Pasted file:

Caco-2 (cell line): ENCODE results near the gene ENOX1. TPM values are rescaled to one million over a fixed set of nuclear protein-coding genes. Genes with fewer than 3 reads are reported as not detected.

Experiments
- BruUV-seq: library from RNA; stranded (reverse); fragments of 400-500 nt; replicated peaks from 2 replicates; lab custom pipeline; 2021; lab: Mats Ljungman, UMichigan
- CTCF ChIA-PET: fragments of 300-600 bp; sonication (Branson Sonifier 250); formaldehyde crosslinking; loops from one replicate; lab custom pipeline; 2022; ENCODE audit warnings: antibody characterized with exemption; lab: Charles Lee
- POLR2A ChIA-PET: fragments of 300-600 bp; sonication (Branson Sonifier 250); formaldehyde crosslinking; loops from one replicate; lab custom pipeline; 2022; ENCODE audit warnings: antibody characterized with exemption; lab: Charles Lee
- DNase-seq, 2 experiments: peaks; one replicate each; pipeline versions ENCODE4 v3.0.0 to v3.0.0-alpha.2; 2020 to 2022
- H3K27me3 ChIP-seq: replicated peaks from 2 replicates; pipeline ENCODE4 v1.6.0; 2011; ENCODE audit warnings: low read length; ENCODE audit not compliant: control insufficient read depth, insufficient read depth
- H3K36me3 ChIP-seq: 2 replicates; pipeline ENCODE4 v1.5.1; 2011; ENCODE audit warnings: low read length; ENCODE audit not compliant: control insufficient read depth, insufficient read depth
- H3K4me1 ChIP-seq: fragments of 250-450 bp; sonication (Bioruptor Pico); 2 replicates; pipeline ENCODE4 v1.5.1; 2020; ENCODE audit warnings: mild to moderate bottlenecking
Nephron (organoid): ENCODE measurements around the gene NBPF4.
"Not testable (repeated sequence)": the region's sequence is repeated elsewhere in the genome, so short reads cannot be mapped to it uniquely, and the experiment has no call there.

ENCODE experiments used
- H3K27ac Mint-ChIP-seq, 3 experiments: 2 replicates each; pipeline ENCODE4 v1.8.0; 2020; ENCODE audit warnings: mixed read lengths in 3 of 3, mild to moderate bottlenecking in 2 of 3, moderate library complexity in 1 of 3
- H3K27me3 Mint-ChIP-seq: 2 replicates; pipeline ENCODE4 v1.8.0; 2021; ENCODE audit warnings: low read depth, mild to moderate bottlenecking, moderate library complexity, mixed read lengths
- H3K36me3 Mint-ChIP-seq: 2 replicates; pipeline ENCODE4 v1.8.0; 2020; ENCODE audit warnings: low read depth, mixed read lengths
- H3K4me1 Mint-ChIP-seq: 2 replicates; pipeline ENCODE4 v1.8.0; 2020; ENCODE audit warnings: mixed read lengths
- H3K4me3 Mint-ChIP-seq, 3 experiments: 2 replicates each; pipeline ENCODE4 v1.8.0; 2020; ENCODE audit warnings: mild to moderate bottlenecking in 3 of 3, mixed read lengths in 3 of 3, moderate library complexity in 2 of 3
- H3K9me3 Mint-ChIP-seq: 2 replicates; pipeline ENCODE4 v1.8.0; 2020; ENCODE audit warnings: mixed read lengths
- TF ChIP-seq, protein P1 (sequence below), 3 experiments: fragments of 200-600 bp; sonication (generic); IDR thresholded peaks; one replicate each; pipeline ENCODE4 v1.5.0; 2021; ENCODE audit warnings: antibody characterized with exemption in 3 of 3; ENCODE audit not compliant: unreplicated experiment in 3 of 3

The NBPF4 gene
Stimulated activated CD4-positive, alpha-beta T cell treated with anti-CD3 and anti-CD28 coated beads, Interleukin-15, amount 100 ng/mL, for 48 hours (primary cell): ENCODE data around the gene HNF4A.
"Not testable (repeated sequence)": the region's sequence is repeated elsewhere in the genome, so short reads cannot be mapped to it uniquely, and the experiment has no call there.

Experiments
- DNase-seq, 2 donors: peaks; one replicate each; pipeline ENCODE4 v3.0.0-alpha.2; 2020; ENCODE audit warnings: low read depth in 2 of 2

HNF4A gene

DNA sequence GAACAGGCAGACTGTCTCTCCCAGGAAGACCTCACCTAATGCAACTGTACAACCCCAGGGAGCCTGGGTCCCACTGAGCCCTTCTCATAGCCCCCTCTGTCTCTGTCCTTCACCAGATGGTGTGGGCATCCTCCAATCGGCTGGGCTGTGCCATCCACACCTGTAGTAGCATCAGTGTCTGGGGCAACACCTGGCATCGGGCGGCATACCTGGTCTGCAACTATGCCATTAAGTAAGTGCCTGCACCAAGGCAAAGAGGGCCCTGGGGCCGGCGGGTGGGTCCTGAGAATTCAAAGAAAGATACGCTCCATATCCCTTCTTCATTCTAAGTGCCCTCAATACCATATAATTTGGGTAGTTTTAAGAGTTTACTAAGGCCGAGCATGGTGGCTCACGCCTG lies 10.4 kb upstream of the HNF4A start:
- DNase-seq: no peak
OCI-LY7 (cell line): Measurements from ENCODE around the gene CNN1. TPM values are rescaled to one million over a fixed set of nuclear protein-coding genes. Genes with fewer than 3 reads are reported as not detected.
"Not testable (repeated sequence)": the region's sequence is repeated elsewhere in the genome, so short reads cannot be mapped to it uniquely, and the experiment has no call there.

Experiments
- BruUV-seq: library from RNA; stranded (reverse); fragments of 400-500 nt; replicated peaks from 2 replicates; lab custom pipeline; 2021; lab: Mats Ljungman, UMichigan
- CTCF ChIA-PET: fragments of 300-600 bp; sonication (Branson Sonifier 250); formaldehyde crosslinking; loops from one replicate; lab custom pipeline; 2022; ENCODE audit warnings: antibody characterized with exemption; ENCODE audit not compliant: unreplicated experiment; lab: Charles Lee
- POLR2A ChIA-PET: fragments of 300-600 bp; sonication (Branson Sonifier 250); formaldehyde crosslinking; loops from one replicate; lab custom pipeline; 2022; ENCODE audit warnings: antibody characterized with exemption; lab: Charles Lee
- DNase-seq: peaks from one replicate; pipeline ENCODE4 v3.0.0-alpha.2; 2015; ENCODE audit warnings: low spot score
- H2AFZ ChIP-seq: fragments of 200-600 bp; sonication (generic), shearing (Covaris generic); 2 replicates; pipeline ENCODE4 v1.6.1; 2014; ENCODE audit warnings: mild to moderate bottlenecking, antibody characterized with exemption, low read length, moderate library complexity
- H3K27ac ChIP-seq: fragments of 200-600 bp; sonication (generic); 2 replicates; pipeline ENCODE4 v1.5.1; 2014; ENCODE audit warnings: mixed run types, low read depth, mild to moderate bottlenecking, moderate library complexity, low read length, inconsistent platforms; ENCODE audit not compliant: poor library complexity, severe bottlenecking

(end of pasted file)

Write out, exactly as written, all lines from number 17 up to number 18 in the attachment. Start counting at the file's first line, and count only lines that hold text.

- H3K4me3 Mint-ChIP-seq, 3 experiments: 2 replicates each; pipeline ENCODE4 v1.8.0; 2020; ENCODE audit warnings: mild to moderate bottlenecking in 3 of 3, mixed read lengths in 3 of 3, moderate library complexity in 2 of 3
- H3K9me3 Mint-ChIP-seq: 2 replicates; pipeline ENCODE4 v1.8.0; 2020; ENCODE audit warnings: mixed read lengths